Just the facts: Which sugar is not vegan certifiable

Just the facts: Which sugar is not vegan certifiable

Vegan Society of Canada News
Published September 25th 2018
Updated May 7th 2023

In Canada, there are only two major sugar companies: Rogers/Lantic and Redpath. Lantic claims to have stopped processing their sugar with animal by-products as of October 27, 2020. We were not able to independently verify those claims, therefore, both Redpath and Lantic are not certified vegan.

Additionally, Lantic still uses genetically modified sugar beet in their Alberta plant, which may contain animal genes, or animal derived substances, and therefore would not be vegan certifiable.

The implications of all this are far reaching as our food system is global in nature and the origin of individual ingredients is not labelled anywhere in the world. In addition, most packaged goods are manufactured with different grades of sugar than what can be purchased retail which further puts into question whether the end product would be vegan certifiable.

It is important to note that consumer packaged goods also include beverages, so this means many soft drinks would likely not be vegan certifiable. We are only discussing so far the impact of sugar whitening with animal by-products, but of course there is also the issue that most sugars come from cane sugar which is often highly problematic due to slavery and slavery like conditions of human animals where it is usually grown.

We have so far not certified any refined sugar as vegan, and it is likely many forms of sugars would not be vegan certifiable and therefore many end products containing added sugar as well.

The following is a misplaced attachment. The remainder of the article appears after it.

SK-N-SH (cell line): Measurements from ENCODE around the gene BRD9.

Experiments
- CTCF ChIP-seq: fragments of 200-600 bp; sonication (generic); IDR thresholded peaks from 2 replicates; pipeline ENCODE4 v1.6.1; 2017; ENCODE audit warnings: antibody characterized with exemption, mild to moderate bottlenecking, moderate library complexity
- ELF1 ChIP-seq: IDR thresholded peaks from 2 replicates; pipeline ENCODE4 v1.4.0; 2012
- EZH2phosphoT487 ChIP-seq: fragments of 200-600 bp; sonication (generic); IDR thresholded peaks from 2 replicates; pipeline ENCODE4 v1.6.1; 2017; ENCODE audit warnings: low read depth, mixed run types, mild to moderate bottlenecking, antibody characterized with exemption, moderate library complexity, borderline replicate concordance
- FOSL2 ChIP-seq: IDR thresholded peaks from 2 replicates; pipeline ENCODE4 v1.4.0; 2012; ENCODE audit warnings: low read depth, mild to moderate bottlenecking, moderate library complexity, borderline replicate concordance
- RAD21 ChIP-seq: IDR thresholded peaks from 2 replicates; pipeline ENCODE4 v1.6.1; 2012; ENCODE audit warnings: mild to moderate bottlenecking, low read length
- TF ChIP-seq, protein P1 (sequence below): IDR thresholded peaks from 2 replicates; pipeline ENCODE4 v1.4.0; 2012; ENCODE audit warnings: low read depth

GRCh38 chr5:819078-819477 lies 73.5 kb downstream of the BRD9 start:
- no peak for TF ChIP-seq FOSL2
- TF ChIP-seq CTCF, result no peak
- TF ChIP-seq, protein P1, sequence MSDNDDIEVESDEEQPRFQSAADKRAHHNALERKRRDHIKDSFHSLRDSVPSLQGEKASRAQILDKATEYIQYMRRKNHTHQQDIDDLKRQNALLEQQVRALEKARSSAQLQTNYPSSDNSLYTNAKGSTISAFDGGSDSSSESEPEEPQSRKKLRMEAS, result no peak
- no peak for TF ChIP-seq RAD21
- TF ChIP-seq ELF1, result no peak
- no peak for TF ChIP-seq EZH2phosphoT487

If one must add sugar there are various forms that are more likely to be suitable for vegans. For example, while the major sugar producers in Canada source their sugar cane from countries with a higher rate of exploitation, the U.S.A is one of the top 10 producers of sugar in the world, and is also available in Canada through other suppliers. Furthermore, there is also maple syrup which is mostly produced in Canada or the U.S.A which is less likely to be produced by the exploitation of human animals, for example in slavery or slavery-like conditions. In addition, it is easy to find producers that do not export outside of North America and would be unlikely to have tested their products on animals. Having said that maple syrup is not completely free of potential issues, for example there may be some issues with anti-foaming and cleaning agents.

We encourage businesses, especially those producing basic ingredients, to get vegan certified if they qualify by an organization that is concordant with our vision and the vegan philosophy. Unfortunately many do not, please contact us for more details on vegan certification.